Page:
It’s good to get away. (Phrasal verbs/Multi-word verbs relating to travel)

by Kate Woodford​
For many of us, the summer season is now ending. How did you spend it? Did you manage to get away (= go somewhere different) for a week or two? Perhaps you were too busy working or studying to take time off (= spend time away from your work/studies). This week, as you’ve probably guessed, we’re looking at phrasal verbs and other multi-word verbs that relate to travel.

Starting with making travel arrangements, if you arrange for yourself or someone else to stay at a hotel, in British English you may say that you book someone into the hotel, etc.: My sister has booked us into a really nice hotel in the main square. When you arrive at the hotel, you will check in (or check into the hotel), meaning that you give the person working there your personal details: I’d just arrived at the hotel and was checking in.

As to how the time away is spent, for some people, getting away is all about relaxing and doing very little. They have no particular plans but instead want to kick back for a few days. (‘Kick back’ is an informal phrasal verb meaning ‘to stop doing things and relax’): I just want to forget about work for a week or two and kick back. For many, kicking back means lying on a beach and soaking up (= enjoying) the sun. For some people, however, a holiday (UK)/vacation (US) is an opportunity to do and see a lot of things. They may want to take in (= visit) a museum or two. They may choose to look up (= visit) an old friend who lives in the place where they are staying. They may enjoy being somewhere so much that they decide to stay on (= stay longer than intended) for a few days. When they come home and describe their holiday to their friends, they may say that they packed a lot in, (or packed a lot into the week/two weeks, etc.). To pack a lot in is to manage to do a lot of things: We were only there for three days but we packed a lot in./We packed a lot of sightseeing into the weekend.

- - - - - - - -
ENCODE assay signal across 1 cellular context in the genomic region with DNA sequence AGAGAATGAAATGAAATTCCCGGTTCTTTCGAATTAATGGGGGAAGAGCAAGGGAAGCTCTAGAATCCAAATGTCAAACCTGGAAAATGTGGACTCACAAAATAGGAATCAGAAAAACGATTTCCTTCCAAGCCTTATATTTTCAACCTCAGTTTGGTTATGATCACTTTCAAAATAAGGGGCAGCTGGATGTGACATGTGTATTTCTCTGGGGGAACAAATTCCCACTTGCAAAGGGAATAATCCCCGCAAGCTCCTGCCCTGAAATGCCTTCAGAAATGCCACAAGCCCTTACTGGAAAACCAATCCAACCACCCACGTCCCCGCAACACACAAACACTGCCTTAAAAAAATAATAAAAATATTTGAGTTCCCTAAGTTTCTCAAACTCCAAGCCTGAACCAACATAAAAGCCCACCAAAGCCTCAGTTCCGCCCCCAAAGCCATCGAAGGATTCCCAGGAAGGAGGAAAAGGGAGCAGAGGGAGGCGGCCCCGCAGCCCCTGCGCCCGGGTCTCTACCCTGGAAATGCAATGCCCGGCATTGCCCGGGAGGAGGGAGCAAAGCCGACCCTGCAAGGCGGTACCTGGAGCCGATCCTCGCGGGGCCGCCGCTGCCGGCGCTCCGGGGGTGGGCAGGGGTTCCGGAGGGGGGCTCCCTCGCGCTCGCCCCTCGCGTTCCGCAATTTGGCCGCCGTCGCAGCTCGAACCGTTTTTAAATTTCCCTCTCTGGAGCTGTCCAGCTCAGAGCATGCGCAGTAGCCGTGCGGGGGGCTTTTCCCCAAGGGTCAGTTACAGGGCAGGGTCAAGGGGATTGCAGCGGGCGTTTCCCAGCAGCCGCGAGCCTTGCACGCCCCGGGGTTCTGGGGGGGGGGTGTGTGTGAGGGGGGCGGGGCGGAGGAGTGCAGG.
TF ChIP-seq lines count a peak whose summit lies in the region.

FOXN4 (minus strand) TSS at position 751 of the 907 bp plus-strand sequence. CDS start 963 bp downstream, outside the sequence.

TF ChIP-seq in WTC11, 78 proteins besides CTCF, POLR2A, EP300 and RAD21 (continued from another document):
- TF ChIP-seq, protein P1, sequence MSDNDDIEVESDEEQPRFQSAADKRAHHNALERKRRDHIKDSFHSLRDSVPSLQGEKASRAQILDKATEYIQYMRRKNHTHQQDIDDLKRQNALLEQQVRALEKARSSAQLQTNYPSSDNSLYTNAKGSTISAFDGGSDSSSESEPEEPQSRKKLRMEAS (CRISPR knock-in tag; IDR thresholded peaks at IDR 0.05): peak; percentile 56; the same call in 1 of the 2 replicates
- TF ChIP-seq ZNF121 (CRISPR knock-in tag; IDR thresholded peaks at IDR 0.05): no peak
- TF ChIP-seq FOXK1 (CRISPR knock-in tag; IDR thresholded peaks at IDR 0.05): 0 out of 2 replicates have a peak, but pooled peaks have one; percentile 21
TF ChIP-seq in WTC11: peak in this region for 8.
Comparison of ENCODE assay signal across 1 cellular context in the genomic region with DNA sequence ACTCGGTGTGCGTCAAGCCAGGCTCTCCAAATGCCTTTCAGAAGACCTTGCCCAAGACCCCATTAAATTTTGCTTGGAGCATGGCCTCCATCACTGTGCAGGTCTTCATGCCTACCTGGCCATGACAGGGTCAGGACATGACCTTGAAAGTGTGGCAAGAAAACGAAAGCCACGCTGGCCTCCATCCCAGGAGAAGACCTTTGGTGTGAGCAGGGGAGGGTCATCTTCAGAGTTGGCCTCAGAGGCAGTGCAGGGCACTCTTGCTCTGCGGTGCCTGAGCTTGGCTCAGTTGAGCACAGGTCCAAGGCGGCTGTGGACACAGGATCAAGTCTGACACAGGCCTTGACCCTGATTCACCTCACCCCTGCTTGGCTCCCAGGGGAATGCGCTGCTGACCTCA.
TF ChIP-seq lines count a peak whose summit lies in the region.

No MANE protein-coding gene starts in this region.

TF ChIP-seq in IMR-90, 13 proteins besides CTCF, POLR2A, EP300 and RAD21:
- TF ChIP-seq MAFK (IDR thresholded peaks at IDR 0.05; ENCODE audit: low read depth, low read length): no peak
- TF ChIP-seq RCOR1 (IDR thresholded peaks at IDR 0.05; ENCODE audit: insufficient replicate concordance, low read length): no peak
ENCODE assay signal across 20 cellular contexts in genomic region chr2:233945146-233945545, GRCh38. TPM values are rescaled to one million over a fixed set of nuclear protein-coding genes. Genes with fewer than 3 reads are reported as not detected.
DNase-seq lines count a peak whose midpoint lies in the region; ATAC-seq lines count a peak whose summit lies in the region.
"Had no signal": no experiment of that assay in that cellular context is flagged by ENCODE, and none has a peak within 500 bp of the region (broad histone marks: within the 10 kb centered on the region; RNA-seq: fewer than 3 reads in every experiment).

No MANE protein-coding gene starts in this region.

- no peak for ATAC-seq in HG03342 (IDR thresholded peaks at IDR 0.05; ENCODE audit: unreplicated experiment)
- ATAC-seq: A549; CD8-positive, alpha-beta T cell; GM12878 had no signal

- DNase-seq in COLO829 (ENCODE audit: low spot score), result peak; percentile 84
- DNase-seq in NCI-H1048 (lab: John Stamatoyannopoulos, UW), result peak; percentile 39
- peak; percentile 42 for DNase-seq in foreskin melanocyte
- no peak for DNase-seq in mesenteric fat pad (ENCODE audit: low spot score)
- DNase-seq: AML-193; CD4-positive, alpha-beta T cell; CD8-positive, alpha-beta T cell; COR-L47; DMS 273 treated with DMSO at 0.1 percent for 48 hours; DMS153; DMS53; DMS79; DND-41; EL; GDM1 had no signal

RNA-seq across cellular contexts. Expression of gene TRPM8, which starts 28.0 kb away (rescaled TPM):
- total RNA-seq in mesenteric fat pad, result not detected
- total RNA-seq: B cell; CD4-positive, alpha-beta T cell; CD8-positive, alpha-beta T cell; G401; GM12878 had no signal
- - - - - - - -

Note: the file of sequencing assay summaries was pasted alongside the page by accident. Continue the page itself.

As to the journey (UK)/trip (US) itself, perhaps on the way to your holiday destination, you stopped over in another place. (To stop over in a place is to stay there for one or more nights on your way to somewhere else): We stopped over in New York on our way home. With any luck, you suffered no delays on your journey and your plane/train, etc. got in (= arrived) on time.